Priest insists insurgency in Mozambique is based on economics, not religion

Priest insists insurgency in Mozambique is based on economics, not religion

A woman and child, part of a small group of people fleeing fighting between insurgents and government forces in and around the northern Mozambican town of Palma is evacuated by plane to the Cabo Delgado provincial capital of Pemba, Mozambique, Thursday April 1, 2021. They were just a few of the thousands of residents who have fled to nearby Tanzania and south to the provincial capital of Pemba, according to international aid agencies. (Credit: Dave LePoidevin/MAF via AP.)

In Pemba, a the capital of Mozambique's Cabo Delgado province, people have learned to sleep with one eye open: Increased violence in the province has caused over 750,000 people to flee their homes and some fear the port city will be the next target.

ROME – In Pemba, a the capital of Mozambique’s Cabo Delgado province, people have learned to sleep with one eye open: Increased violence in the province has caused over 750,000 people to flee their homes and some fear the port city will be the next target.

Though the perpetrators are often labeled as “jihadists” because of their link with extremist Muslims from abroad, locals such as Catholic Father Kirikiwi Fonseca insist that the conflict is not religious in nature, but just another representation of mankind’s greed.

“It’s money, what they want, it’s money,” Fonseca said in a Zoom call with global representatives of the papal charity Aid to the Church in Need in which Crux participated. “Many people are suffering, people dying, children being recruited.”

In recent months, three parishes from Pemba began working together to feed as many people as possible living in government-run camps. They try to provide the newly displaced people with food, clothing and above all, a shoulder to cry one.

“Every day I speak with people from Palma, the town that was last attacked,” the priest said. Many were killed, as recently as [April 11]: 14 foreigners were slaughtered in the hotel they were staying in.”

Insurgents with ties to the Islamic State have been increasingly active in the province of Cabo Delgado since 2017.

The district where Palma is located is adjacent to natural gas projects worth $60 billion. The United Nations estimated that before the highly organized attack March 24, this city was home for some 110,000 people, 40 percent of whom had settled there in the past three years, after fleeing attacks elsewhere.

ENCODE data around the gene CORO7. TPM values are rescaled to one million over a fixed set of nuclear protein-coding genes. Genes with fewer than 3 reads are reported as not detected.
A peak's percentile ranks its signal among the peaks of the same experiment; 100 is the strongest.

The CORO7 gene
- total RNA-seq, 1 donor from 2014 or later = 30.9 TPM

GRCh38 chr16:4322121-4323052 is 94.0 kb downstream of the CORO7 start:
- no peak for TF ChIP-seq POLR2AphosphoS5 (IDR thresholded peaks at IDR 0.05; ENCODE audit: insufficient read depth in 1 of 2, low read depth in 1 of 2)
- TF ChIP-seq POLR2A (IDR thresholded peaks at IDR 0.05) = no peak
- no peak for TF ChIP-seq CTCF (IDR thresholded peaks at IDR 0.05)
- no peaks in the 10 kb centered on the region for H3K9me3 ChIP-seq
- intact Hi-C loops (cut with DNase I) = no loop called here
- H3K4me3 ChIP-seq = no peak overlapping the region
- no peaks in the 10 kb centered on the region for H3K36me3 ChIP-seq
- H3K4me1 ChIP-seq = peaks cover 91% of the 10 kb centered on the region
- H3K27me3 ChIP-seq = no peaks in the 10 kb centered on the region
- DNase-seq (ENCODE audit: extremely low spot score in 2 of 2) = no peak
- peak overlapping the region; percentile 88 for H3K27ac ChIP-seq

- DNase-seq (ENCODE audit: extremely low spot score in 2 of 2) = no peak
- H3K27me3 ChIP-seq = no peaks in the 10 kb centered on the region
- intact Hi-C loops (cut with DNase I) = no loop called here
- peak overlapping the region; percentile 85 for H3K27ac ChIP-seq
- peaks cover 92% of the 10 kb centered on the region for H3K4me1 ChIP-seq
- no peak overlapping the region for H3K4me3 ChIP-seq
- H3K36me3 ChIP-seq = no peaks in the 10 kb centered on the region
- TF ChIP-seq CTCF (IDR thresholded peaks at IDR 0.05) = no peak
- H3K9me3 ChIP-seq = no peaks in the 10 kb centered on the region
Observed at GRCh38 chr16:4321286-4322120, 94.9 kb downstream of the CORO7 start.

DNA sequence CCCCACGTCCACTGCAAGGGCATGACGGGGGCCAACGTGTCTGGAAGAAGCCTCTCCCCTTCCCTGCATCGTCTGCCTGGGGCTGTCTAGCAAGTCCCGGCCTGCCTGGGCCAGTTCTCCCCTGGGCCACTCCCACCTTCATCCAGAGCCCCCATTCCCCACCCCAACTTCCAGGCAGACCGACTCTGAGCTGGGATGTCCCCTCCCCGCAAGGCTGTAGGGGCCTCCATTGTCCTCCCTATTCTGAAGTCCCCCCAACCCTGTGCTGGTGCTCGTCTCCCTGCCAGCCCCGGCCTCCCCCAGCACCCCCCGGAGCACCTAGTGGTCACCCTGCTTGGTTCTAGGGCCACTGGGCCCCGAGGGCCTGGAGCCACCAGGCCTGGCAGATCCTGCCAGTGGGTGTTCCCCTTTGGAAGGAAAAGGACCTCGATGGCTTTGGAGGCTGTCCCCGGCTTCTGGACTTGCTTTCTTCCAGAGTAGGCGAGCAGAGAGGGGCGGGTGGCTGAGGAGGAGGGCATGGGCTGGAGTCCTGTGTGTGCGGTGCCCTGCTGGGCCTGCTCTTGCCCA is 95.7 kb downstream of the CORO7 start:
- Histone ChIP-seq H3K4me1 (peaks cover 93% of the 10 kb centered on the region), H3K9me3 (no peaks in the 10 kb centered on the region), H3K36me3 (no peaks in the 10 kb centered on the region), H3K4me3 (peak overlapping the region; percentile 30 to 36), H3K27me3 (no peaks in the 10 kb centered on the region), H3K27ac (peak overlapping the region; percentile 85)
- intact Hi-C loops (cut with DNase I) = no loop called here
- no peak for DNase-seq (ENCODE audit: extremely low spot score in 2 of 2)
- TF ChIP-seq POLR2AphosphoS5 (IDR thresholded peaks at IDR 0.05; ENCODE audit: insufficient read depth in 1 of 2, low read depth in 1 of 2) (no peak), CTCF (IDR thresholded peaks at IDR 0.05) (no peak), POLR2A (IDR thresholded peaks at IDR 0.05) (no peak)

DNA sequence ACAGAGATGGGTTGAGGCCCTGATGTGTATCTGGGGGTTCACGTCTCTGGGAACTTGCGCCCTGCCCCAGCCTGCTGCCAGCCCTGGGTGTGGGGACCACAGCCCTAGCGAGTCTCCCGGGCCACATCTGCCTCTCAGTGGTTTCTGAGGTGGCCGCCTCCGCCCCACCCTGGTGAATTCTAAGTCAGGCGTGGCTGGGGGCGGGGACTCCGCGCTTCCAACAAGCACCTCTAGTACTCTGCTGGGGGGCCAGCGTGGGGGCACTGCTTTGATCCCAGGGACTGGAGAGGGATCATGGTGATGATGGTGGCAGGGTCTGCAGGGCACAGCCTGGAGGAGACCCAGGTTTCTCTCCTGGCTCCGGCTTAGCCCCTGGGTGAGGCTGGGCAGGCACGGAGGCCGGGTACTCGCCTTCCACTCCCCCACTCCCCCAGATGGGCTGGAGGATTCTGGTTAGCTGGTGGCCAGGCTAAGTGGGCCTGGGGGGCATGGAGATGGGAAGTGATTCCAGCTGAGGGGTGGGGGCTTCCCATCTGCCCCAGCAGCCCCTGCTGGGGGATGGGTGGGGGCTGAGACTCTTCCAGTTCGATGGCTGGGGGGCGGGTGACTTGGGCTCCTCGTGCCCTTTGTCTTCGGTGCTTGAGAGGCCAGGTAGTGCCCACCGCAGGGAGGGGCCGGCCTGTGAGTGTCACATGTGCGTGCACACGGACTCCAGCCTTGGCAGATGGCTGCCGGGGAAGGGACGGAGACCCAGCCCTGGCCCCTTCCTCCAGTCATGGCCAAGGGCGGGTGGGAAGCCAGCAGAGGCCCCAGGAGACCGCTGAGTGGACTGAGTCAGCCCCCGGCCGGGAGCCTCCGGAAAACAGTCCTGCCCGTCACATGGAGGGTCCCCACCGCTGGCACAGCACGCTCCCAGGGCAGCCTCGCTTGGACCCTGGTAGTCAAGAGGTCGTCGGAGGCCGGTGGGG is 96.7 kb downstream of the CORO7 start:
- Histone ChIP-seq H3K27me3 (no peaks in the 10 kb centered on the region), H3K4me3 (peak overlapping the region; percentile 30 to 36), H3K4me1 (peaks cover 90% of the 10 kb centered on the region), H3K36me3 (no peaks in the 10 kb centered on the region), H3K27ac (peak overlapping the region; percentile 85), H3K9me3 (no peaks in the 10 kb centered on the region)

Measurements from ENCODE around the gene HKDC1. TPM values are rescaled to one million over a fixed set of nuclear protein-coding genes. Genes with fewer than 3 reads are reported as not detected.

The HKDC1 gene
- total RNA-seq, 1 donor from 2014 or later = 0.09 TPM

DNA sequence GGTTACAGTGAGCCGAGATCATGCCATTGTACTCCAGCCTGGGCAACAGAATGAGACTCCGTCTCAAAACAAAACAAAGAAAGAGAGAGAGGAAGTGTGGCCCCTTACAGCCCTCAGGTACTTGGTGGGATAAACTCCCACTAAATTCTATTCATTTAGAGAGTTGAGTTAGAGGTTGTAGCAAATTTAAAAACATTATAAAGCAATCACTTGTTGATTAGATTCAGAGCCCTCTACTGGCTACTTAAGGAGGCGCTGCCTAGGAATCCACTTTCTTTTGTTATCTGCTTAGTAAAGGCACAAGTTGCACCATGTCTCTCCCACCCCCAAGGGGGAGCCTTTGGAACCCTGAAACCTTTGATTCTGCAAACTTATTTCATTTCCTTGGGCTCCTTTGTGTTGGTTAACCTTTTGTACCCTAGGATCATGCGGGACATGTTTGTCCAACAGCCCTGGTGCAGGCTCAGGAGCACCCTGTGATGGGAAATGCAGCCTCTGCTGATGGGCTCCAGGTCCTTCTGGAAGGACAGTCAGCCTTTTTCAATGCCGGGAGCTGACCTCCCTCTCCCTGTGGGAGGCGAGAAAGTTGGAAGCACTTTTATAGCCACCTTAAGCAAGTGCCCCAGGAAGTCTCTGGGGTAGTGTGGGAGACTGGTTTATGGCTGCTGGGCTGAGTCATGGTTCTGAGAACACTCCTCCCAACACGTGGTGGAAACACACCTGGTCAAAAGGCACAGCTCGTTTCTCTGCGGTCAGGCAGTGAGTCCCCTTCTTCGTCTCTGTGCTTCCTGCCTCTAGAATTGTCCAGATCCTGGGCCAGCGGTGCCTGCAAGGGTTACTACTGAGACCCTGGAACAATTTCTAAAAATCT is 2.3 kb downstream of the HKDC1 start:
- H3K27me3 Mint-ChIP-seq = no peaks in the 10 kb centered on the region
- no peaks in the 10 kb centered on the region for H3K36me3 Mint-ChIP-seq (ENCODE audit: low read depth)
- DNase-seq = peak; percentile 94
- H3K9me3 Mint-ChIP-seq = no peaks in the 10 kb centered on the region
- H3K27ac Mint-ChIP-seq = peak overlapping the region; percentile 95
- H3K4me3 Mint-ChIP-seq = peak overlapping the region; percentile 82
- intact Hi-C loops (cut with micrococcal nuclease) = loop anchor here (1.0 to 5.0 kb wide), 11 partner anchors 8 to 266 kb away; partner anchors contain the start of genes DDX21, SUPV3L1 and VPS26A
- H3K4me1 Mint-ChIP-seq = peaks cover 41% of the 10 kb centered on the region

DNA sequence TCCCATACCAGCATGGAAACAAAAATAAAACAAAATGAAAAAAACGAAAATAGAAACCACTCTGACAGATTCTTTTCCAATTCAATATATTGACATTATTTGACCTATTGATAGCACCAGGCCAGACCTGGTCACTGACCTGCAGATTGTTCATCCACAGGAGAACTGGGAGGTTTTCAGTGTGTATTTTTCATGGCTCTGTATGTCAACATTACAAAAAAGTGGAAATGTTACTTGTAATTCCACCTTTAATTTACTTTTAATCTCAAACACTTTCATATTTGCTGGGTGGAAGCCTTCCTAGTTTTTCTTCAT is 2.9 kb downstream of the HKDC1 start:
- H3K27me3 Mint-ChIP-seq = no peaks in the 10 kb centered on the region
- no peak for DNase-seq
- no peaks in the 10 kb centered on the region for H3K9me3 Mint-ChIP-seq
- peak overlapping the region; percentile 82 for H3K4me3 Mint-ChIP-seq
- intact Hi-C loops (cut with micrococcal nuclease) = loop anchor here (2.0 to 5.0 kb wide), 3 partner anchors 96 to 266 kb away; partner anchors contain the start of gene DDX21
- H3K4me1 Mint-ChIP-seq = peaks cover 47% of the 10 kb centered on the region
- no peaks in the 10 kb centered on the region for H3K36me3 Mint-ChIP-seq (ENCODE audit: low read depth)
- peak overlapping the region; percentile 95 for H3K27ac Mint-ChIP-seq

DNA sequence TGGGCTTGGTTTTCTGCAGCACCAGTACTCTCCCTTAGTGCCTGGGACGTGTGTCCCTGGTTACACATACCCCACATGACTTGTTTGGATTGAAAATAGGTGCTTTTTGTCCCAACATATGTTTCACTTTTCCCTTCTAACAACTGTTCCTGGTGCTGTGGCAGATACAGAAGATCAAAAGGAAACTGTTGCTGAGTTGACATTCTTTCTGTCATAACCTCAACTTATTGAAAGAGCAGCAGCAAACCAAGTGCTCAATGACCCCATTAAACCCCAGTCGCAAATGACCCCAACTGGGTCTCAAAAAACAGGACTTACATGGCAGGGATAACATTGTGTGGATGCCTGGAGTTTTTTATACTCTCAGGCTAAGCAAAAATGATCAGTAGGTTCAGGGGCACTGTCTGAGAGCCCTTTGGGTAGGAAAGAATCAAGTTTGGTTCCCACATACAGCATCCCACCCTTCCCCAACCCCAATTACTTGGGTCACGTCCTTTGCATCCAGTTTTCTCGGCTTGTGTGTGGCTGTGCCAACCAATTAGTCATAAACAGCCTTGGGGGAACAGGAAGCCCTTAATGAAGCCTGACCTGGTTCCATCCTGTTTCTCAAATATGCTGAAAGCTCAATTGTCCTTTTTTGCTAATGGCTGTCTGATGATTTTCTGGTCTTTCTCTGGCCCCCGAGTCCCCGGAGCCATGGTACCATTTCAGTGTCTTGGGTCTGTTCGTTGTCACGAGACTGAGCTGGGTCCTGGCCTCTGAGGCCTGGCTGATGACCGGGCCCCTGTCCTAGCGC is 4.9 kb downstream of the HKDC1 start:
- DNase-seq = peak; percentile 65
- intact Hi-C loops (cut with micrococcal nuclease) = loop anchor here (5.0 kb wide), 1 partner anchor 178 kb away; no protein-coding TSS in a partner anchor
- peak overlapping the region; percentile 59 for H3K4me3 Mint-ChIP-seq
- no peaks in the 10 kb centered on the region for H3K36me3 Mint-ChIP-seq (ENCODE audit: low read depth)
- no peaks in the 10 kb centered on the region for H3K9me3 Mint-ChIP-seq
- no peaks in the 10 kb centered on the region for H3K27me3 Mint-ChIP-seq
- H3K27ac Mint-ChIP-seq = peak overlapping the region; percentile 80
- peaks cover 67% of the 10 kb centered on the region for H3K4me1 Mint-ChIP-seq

The projects the local church is trying to spearhead with the help of Aid to the Church in Need go beyond emergency aid. Fonseca hopes to be able to build homes for the displaced, provide them with access to health care, and also set up a radio station able to broadcast programming that inspires dialogue and coexistence among peoples of different religious and ethnic backgrounds who have long lived together peacefully.

Fonseca insists the biggest engine behind the war in Cabo Delgado is economic: “They’re using religion as a cause, but it’s not a religious war. We have long been living here together Christians and Muslims. It’s not an ethnic problem, because we again, have been living together, have inter-racial marriages. So, we concluded that it’s all about money: These people want money.”

“People know there’s a war, but most don’t understand what it’s about, they don’t fully realize the wealth that is in their land, but do understand that they suffer because of the resources, because of the minerals in their lands,” he said.

Throughout the hourlong conversation the priest argued that even though the insurgents sometimes shout “Allahu Akbar” and have pledge alliance to ISIS, they’re not seeking a fundamentalist jihadist government.

With roads destroyed, people were forced to evacuate Palma and nearby towns by boat, and the United Nations agencies are struggling to keep records on new arrivals up to date.

“Many families are separated,” he said. “Women in particular are telling us that they don’t find their children, and I believe some of these terrorists have taken the children to make them into soldiers. This is a question we’re trying to formulate: Why don’t they come back? Where are they?”

He spoke of two religious sisters, who remained unnamed out of concern for their safety, reporting to him that they’ve seen children age 10-14 among those fighting.

As the most strategic coastal town in the province, fears are real amongst the residents of Pemba that they might be the next target of the insurgents.

“Every day, I hear stories of people who saw their spouses getting slaughtered, people have lost trust in one another, and sometimes, they’re even terrified of us,” Fonseca said. “The most important thing we can do for them is to be with them, to listen to them, to encourage them to continue living and not lose their hope.”

Follow Inés San Martín on Twitter: @inesanma

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